Screw 1 comprises a shank 2 and a head 3 provided with a tool drive. The shank is provided at least partly with a thread 4. In the embodiment shown here, a boring part 5 is formed at the free end of shank 2 remote from head 3. Measured in axial direction of screw 1, head 3 has a height LK which is smaller than twice pitch S of thread 4 formed on shank 2, and it has an external tool drive 6. From the illustrated practical example it is evident that height LK of head 3 is even smaller than pitch S of thread 4. In the alternative embodiments according to FIG. 1 to 3 there is therefore achieved a head 3 which is constructed substantially in the form of a washer and has a polygonal external tool drive 6, which in the very special case here is a four-sided polygon, meaning that in top view head 3 has square shape. If an inscribed envelope circle 7 (FIG. 2) is imagined in such an embodiment of head 3, then obviously it is at least approximately equal in size to major diameter D of thread 4 or, as in the illustrated example, somewhat larger than the said diameter. If an appropriately deep socket--which must have square cross section in order to be able to seize head 3--is then provided in a tool in order to allow insertion of a screw, additional guidance for starting the screw on workpieces 8 and 9 to be joined together is achieved in the front region of the tool by its ability to enclose thread 4, even though only a relatively short axial region of the tool is available for engaging appropriately with head 3. The guidance for the screw itself becomes better the smaller the difference between width B of screw head 3, which is square in this case, and major diameter D of thread 4. The best guidance of all is therefore achieved when width B practically corresponds to diameter D, or in other words when envelope circle 7 has the same diameter as major diameter D of thread 4.

Between head 3 and the thread provided on shank 2 there is expediently provided an unthreaded shank portion 10. In the case of correspondingly thin workpieces 8 and 9 to be joined together, this embodiment permits stripping of the screw without excessive increase in torque. Even if the screw is stripped, workpieces 8 and 9 will be held firmly together, and for practical purposes it is no longer possible for this screwed joint to be loosened by turning screw 1 in reverse direction.

If the special embodiment of a tool permits screw head 3 to be firmly held, then it can be additionally provided that head 3 is conically chamfered between tool drive 6 and unthreaded shank portion 10 in the direction of shank 2. In this case, an undercut as viewed from screw head 3 toward workpiece 8 would be formed in the finally set condition, thus permitting the head to be seized by, for example, radially opening or closing jaws.

In the embodiments according to FIG. 4 and 5, head 3 of screw 1 is also constructed in the form of a washer, but has a noncircular, curved external tool drive 6. The most diverse geometric options for an external tool drive 6 are possible here and, under certain circumstances, it is also conceivable that such screws can be driven in and if necessary loosened again only by authorized persons. Precisely such forms require a special tool, in order to have any possibility whatsoever of seizing such an external tool drive 6 properly.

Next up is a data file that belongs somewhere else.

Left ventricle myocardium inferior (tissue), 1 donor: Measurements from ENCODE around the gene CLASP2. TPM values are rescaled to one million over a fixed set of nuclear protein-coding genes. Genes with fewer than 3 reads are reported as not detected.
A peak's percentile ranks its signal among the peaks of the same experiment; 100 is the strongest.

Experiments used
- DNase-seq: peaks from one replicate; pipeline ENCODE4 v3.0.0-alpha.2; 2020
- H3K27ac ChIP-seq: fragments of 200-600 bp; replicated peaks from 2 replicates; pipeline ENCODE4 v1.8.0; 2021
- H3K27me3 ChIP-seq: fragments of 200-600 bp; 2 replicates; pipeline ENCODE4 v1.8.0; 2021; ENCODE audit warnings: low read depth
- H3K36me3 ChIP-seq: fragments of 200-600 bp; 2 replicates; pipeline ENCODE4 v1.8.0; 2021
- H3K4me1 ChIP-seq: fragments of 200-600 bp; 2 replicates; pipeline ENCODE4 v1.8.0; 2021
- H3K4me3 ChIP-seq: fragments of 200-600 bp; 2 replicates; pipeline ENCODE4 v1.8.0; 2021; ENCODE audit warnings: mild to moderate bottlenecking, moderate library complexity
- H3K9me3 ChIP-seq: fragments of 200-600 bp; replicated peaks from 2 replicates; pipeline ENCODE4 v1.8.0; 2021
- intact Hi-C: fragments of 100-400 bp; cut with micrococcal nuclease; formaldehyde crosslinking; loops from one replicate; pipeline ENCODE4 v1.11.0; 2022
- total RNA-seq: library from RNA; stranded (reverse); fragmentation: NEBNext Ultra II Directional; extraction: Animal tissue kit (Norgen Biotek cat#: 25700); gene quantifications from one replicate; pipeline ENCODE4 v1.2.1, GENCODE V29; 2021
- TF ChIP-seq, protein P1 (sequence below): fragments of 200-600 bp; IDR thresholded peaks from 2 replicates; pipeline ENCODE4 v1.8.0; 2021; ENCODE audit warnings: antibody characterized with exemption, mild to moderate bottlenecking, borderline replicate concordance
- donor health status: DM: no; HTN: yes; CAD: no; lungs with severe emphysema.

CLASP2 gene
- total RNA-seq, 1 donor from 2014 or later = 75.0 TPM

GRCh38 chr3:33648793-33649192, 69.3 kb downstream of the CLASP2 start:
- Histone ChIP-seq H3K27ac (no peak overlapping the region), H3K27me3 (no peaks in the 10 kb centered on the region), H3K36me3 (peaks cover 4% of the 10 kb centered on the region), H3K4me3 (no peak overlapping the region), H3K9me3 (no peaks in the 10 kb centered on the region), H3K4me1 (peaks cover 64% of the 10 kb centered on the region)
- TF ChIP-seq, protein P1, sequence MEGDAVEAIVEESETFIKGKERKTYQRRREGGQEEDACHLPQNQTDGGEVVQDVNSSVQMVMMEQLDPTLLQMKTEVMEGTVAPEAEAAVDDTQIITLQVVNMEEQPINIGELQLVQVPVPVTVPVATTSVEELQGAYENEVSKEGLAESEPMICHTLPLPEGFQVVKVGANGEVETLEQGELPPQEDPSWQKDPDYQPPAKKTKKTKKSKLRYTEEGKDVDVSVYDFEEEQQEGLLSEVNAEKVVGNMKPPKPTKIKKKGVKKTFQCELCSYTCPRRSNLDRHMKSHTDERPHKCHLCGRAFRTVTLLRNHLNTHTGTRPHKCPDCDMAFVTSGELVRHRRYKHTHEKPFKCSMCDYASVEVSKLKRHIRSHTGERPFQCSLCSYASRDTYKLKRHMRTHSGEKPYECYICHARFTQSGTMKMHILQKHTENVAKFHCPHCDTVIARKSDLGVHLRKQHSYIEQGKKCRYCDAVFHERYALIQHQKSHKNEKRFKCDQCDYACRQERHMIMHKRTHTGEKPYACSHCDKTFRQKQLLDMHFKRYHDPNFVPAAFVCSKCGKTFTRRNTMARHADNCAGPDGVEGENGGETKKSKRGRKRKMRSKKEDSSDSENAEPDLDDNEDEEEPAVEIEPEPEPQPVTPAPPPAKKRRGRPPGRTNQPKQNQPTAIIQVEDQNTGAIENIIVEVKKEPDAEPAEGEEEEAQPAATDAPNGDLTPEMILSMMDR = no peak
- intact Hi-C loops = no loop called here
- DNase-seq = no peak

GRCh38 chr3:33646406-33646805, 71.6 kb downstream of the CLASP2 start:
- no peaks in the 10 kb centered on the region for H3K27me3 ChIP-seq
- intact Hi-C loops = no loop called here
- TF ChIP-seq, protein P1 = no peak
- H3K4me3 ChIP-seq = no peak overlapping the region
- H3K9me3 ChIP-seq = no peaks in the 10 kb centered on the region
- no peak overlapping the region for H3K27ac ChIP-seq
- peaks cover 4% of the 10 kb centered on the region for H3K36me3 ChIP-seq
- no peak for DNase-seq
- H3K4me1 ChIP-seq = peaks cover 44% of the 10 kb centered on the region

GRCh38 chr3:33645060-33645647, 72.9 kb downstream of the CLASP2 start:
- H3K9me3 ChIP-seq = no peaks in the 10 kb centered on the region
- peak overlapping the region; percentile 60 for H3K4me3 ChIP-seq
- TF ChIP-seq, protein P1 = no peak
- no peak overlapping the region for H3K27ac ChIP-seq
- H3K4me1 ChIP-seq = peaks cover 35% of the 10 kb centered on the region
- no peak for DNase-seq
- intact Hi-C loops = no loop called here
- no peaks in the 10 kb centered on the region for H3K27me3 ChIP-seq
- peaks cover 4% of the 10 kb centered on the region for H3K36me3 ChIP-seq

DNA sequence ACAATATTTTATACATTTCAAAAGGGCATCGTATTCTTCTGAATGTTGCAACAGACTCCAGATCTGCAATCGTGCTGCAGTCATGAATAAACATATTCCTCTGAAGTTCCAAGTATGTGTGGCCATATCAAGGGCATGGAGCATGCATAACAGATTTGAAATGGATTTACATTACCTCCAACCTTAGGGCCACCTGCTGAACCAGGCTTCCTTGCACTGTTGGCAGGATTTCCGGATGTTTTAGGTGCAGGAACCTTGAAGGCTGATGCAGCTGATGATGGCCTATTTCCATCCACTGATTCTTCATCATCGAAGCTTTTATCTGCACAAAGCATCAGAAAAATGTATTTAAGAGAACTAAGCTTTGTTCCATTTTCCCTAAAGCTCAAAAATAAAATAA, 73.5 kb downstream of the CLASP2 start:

The embodiment according to FIG. 5 shows that, in this case, an imaginary envelope circle inscribed in tool drive 6 on head 3 of screw 1 has the same size as diameter D of thread 4. In such an embodiment, the opening in the corresponding tool is matched to the shape of external tool drive 6, while nevertheless aligned guidance is available for shank 2 in the region of thread 4.

Within the scope of the invention, various embodiments can be provided precisely in the region of head 3. Instead of a polygonal external tool drive or instead of noncircular, curved external tool drives, various raised structures and/or depressions are also possible for forming an appropriate external tool drive.

In the foregoing description it was assumed for screw 1 that a boring part 5 is formed at one end of shank 2. It is equally conceivable to use an appropriate boring tip here or else to provide a hole-forming point. The screw itself can be made in one piece, and of the same material throughout. It is also conceivable, however, to make boring part 5 or an appropriate boring tip or a hole-forming point from another material and to weld it to the remaining shank portion.

The extremely low head height provided according to the invention proves advantageous in particular if lining plates or the like must be mounted subsequently on workpieces 8 and 9 joined to one another. In the case of elements flush with the wall, for example, no problems of any kind are then encountered with the screw heads, which protrude to only a small extent. The features according to the invention are naturally also usable in screws which are used in any form as fastening elements. Even if the low head height is chosen not because other plates will also be mounted subsequently, such a shallow head proves to be esthetic even for other types of fastening and, in particular, appropriate security is achieved, since tools suitable for loosening such a screw are hardly available.

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Referenced by
Citing PatentFiling datePublication dateApplicantTitle
US6698987 *Mar 15, 2000Mar 2, 2004A-Z Ausrustung Und Zubehor Gmbh & Co. KgSelf-drilling and thread-forming connecting element
US7334976Sep 3, 2004Feb 26, 2008AZ Ausrustung und Zubehor GmbH & Co. KGCountersunk screw
US7393170 *Feb 23, 2005Jul 1, 2008Chin-Sun ChenScrew with guide wings
US7950885 *Jul 19, 2007May 31, 2011Hilti AktiengesellschaftFastening element
US20120141229 *Dec 7, 2010Jun 7, 2012Jack LaloufWall hanging load bearing device
WO2006008004A1 *Jul 9, 2005Jan 26, 2006Sfs Intec Holding AgScrew
Classifications
U.S. Classification411/387.7, 411/919, 411/409, 411/399
International ClassificationF16B25/10, F16B35/06, F16B35/04, F16B23/00
Cooperative ClassificationY10S411/919, F16B23/00, F16B23/0061, F16B25/10, F16B35/06, F16B35/048
European ClassificationF16B35/04B4, F16B23/00
Legal Events
DateCodeEventDescription
Feb 17, 2009FPExpired due to failure to pay maintenance fee
Effective date: 20081226
Dec 26, 2008LAPSLapse for failure to pay maintenance fees
Jul 7, 2008REMIMaintenance fee reminder mailed
Apr 27, 2004FPAYFee payment
Year of fee payment: 4
Nov 1, 1999ASAssignment
Owner name: SFS INDUSTRIE HOLDING AG, SWITZERLAND
Free format text: ASSIGNMENT OF ASSIGNORS INTEREST;ASSIGNOR:PALM, ERICH;REEL/FRAME:010500/0931
Effective date: 19990930
Owner name: SFS INDUSTRIE HOLDING AG NEFENSTRASSE 30 HEERBRUGG